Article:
Prayer: O God of Mercy and of Justice, thank you for the inspiring example of these contemporary Prophets, Heschel and King. May their example of passionate political engagement linked to deep study and commitment to your Word inspire us. Help us not to avoid stepping into the difficult political issues of our day. Challenge us through their example to speak out, step up and walk on to create societies where your standards are known, shown and lived out in a needy world. Help Messianic Jews especially, inheritors of both Jewish and Christian traditions, to give a prophetic challenges to the deep-rooted injustices in our societies. In Yeshua’s name. Amen.
“Racism is man’s gravest threat to man—the maximum hatred for a minimum reason.”
“All it takes is one person … and another … and another … and another … to start a movement.”
“Wonder rather than doubt is the root of all knowledge.”
“A religious man is a person who holds God and man in one thought at one time, at all times, who suffers harm done to others, whose greatest passion is compassion, whose greatest strength is love and defiance of despair.”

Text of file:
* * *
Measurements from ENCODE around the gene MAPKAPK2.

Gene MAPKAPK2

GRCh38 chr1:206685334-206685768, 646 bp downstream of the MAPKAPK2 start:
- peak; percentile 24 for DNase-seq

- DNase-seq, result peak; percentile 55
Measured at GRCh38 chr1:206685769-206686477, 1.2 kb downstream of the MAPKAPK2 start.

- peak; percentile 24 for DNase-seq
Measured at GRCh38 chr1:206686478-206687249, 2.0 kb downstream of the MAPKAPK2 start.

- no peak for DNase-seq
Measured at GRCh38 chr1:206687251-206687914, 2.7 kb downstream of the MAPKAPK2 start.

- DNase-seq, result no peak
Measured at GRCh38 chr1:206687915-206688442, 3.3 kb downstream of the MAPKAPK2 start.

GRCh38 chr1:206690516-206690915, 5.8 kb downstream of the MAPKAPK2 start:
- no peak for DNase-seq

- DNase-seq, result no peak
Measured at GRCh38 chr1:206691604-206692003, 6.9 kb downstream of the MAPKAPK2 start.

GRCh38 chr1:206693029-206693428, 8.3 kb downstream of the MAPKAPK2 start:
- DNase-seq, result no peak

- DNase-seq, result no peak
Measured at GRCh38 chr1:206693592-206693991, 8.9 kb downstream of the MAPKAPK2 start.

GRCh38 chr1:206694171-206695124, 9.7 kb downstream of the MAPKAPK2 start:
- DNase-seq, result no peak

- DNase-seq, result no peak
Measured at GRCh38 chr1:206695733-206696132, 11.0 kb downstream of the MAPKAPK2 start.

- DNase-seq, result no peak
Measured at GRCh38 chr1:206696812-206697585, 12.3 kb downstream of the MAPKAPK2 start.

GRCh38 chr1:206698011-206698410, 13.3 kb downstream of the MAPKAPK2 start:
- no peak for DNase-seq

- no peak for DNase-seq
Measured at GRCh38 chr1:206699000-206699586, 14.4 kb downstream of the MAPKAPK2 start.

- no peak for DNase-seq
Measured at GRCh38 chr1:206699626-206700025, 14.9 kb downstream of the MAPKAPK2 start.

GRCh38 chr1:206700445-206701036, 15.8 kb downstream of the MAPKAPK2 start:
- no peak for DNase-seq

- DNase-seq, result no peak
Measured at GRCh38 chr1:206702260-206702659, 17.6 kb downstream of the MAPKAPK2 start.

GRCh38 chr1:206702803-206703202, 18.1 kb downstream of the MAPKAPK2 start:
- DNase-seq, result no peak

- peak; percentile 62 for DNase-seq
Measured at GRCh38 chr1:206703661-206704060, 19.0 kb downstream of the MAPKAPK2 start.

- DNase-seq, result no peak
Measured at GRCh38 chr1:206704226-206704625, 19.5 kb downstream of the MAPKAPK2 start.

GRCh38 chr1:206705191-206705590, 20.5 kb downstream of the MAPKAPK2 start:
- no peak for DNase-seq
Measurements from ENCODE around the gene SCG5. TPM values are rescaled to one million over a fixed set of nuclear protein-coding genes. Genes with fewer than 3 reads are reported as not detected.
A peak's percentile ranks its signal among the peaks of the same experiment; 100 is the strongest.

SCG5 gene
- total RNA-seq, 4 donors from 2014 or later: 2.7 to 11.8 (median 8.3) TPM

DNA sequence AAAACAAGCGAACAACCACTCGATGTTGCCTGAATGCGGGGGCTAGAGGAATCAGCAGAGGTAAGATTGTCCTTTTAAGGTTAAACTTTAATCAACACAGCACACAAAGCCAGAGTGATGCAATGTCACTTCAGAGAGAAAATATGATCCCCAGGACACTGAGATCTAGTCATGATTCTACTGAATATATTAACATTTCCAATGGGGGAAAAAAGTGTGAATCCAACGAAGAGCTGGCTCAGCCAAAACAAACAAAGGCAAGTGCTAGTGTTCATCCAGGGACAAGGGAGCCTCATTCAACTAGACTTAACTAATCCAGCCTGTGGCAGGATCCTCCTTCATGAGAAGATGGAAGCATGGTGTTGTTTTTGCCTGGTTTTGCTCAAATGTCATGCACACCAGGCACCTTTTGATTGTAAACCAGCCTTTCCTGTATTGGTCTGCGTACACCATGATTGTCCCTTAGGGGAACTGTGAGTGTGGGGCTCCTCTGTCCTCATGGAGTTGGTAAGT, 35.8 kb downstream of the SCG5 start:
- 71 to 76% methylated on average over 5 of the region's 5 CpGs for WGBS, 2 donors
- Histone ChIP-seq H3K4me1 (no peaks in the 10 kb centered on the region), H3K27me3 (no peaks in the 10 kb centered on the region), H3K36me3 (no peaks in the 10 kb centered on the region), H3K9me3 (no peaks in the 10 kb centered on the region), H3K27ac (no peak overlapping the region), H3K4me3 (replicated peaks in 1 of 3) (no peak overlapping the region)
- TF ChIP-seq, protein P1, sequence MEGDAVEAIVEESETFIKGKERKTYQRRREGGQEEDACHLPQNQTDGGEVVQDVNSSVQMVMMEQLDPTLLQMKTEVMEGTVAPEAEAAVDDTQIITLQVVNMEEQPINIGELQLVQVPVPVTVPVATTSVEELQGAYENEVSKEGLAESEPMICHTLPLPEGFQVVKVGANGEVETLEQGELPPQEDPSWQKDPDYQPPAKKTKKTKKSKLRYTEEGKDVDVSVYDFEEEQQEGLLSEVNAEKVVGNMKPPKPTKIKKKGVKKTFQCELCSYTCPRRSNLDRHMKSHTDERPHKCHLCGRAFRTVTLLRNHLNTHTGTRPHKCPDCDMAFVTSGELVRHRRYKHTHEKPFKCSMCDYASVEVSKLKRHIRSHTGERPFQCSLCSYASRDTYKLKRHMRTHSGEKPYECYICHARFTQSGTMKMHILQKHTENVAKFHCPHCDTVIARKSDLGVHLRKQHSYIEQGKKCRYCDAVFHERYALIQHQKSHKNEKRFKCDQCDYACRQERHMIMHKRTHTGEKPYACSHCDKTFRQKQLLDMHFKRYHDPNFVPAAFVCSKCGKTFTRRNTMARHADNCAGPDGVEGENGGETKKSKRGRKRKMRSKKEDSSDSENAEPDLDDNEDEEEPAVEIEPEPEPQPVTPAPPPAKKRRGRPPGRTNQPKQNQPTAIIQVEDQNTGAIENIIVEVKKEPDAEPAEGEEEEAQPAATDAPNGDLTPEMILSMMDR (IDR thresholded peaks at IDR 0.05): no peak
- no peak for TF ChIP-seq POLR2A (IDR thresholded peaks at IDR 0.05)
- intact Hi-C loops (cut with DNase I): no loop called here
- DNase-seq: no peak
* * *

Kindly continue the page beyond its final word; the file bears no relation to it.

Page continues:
” God is either of no importance, or of supreme importance.”
“Just to be is a blessing. Just to live is holy.”
“Self-respect is the fruit of discipline, the sense of dignity grows with the ability to say no to oneself.”
“Life without commitment is not worth living.”
“Above all, the prophets remind us of the moral state of a people: Few are guilty, but all are responsible.”
“Remember that there is a meaning beyond absurdity. Be sure that every little deed counts, that every word has power. Never forget that you can still do your share to redeem the world in spite of all absurdities and frustrations and disappointments.”
“When I was young, I admired clever people. Now that I am old, I admire kind people.”
“Awareness of symbolic meaning is awareness of a specific idea; kavanah is awareness of an ineffable situation.
“A Jew is asked to take a leap of action rather than a leap of thought.”
“Speech has power. Words do not fade. What starts out as a sound, ends in a deed.”
“The Almighty has not created the universe that we may have opportunities to satisfy our greed, envy and ambition.”
“The higher goal of spiritual living is not to amass a wealth of information, but to face sacred moments.”
“The course of life is unpredictable … no one can write his autobiography in advance.”
“When I marched in Selma, my legs were praying.”
“Build your life as if it was a work of art”